Managing sleep problems – a medication-free approach (iv)


The fourth step in learning to sleep well within an ACT framework, is build. My previous posts were: Discover and Accept and Welcome. In build, we’re beginning to build new practices. This is about learning how much sleep you need, and when you need to head to bed and wake up again. I know when […]

Managing sleep problems – a medication-free approach (iii)


More on sleeping the ACT way. Step one was discover – all the things you’re doing to help yourself sleep, but in your attempts to control the uncontrollable (thoughts, feelings, memories, worries, sensations, the environment and so on). And hopefully you’ve seen that these things can be counter-productive. That flash new pillow and bed is […]

Managing sleep problems – a medication-free approach (ii)


Last week I described the “conventional” CBT for insomnia approach (CBTi), but this week I want to introduce an Acceptance and Commitment Therapy (ACT) approach which is superficially similar to CBTi but holds to some of the fundamental principles of ACT: mindfulness, and letting go of control. As is typical for ACT, there are no […]

Managing sleep problems – a medication-free approach (i)


I’ve recently completed two posts on assessing sleep problems in people experiencing persistent pain, and today I turn my attention to strategies for managing sleep problems – without medication. Why without medication? Because to date there are no medications for insomnia that don’t require a ‘weaning off’ period, during which time people often find their […]

Assessing problems with sleep and pain – ii


Last week I wrote about my approach to assessing sleep problems in those with persistent pain. As an ex-insomniac I’ve spent a while learning about sleep so I can understand what’s going on, and why sleep can be such a problem. In this week’s post I want to dig a little deeper into what’s going […]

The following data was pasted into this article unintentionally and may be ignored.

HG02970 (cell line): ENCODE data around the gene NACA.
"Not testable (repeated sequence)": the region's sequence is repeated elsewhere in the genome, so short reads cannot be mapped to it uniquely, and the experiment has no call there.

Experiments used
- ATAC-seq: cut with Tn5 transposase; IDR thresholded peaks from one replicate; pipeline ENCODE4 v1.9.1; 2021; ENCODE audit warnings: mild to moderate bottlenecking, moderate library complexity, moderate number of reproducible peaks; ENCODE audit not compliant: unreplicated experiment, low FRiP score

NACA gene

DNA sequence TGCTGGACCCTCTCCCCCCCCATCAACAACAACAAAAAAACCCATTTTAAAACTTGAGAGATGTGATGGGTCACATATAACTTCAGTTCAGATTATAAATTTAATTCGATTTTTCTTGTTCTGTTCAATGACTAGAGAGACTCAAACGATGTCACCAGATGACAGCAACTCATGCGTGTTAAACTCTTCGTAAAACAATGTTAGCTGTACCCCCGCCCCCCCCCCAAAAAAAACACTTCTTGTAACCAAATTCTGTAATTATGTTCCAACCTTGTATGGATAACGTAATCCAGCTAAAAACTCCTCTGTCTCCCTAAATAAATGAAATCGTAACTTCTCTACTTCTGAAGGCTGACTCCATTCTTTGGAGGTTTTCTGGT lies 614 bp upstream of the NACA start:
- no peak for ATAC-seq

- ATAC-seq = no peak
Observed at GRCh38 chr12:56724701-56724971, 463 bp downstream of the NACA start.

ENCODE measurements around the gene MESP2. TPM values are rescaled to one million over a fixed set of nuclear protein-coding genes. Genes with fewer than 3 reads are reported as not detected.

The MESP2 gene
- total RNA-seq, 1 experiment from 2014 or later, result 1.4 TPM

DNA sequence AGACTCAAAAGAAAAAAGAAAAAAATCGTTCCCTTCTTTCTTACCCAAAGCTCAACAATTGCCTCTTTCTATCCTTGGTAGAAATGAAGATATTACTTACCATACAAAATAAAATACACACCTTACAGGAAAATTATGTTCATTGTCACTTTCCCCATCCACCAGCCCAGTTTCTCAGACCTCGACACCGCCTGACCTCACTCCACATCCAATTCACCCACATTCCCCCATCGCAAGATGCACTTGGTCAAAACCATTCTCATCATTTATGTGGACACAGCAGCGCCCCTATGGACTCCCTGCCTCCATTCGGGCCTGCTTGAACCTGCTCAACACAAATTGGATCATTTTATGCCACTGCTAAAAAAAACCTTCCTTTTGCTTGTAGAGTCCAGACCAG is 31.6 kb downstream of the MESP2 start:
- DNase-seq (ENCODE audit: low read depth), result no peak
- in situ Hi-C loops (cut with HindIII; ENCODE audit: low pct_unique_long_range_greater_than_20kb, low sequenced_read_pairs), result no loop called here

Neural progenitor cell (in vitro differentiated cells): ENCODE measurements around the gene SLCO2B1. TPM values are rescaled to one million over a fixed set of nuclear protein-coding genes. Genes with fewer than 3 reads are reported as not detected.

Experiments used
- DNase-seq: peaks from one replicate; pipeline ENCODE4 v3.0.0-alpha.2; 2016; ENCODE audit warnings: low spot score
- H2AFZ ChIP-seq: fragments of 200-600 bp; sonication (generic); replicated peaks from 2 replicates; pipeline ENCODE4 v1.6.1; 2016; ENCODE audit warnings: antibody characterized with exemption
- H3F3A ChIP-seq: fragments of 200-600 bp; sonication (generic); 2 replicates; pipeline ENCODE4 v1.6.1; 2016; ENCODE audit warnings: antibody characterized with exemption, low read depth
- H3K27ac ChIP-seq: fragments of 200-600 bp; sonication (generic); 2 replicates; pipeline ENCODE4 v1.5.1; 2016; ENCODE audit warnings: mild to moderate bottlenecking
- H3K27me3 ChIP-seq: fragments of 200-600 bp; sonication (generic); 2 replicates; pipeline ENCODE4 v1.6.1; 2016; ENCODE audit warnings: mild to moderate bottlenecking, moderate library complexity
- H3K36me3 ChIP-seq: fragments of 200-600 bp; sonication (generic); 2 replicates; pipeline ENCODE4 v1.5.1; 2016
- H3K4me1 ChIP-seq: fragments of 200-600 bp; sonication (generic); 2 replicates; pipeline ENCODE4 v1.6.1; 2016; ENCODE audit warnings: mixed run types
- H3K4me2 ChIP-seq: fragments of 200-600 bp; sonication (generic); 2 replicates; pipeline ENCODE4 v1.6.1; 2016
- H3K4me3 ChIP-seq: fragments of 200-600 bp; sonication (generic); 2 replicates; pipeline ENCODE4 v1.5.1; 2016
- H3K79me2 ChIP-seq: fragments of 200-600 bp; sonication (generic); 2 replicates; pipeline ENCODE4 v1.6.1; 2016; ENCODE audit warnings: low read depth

Assessing problems with sleep & persistent pain


Problems with sleep affect most of us from time to time. We know we might find it difficult to get off to sleep because of a busy mind, a different bedroom, changes to our schedule – but for most of us, sleep returns to our normal fairly quickly. For some of us, though, sleep problems […]

“Sleep is my drug, my bed is the dealer, and my alarm clock the police.”


Sleep.  The “little death”, the “golden chain that binds health and our bodies together”, “sleep is a hint of lovely oblivion”. There’s no doubt that having pain and sleeping well just don’t go together – having trouble with sleep is a common problem for people living with pain.  One study reports that over a period […]

“If I do that, I’ll be in more pain and won’t sleep and …” Tampa Scale of Kinesiophobia reformulated


The fear avoidance (or pain-related fear and avoidance) model has given the clinical pain management community much to think about. Based on the “phobia” paradigm, the model has helped clinicians think about ways to engage people with pain in activities that they’ve previously avoided by identifying exactly what it is the person is concerned about, […]

Sleep – Posts from 2010


Sleep is so important for wellbeing (ask any young parent!), and yet many people with chronic pain have really poor and unrefreshing sleep, and very poor sleep habits.  Some pain conditions show changes to the quality of the sleep stages (such as fibromyalgia for example), to the point where these changes can almost be diagnostic, […]

Thinking about sleep – or not…


It’s 3.00 in the morning.  You haven’t slept since you got into bed at 11.00, and the last time you had a full night’s sleep was some months ago.  Every morning you wake up feeling as though you haven’t really slept yet – and every day is just the same. I can understand why people […]